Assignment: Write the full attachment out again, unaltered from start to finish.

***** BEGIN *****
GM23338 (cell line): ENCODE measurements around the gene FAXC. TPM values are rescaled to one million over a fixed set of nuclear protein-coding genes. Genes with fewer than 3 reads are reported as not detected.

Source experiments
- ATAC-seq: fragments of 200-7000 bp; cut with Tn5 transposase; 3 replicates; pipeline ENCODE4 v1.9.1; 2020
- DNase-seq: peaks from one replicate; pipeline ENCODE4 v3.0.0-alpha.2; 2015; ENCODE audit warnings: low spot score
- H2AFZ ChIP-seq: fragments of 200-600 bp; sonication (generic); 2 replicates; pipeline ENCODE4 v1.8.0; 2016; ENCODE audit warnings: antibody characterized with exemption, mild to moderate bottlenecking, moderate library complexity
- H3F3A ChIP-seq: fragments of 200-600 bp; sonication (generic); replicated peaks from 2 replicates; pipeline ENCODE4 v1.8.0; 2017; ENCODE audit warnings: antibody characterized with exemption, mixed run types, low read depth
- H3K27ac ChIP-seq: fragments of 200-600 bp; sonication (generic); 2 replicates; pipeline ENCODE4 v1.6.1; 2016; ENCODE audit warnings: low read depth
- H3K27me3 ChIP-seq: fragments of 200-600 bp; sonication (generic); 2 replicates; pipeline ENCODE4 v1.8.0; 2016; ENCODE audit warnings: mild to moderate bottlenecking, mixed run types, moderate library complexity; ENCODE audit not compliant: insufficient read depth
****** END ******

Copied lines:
GM23338 (cell line): ENCODE measurements around the gene FAXC. TPM values are rescaled to one million over a fixed set of nuclear protein-coding genes. Genes with fewer than 3 reads are reported as not detected.

Source experiments
- ATAC-seq: fragments of 200-7000 bp; cut with Tn5 transposase; 3 replicates; pipeline ENCODE4 v1.9.1; 2020
- DNase-seq: peaks from one replicate; pipeline ENCODE4 v3.0.0-alpha.2; 2015; ENCODE audit warnings: low spot score
- H2AFZ ChIP-seq: fragments of 200-600 bp; sonication (generic); 2 replicates; pipeline ENCODE4 v1.8.0; 2016; ENCODE audit warnings: antibody characterized with exemption, mild to moderate bottlenecking, moderate library complexity
- H3F3A ChIP-seq: fragments of 200-600 bp; sonication (generic); replicated peaks from 2 replicates; pipeline ENCODE4 v1.8.0; 2017; ENCODE audit warnings: antibody characterized with exemption, mixed run types, low read depth
- H3K27ac ChIP-seq: fragments of 200-600 bp; sonication (generic); 2 replicates; pipeline ENCODE4 v1.6.1; 2016; ENCODE audit warnings: low read depth
- H3K27me3 ChIP-seq: fragments of 200-600 bp; sonication (generic); 2 replicates; pipeline ENCODE4 v1.8.0; 2016; ENCODE audit warnings: mild to moderate bottlenecking, mixed run types, moderate library complexity; ENCODE audit not compliant: insufficient read depth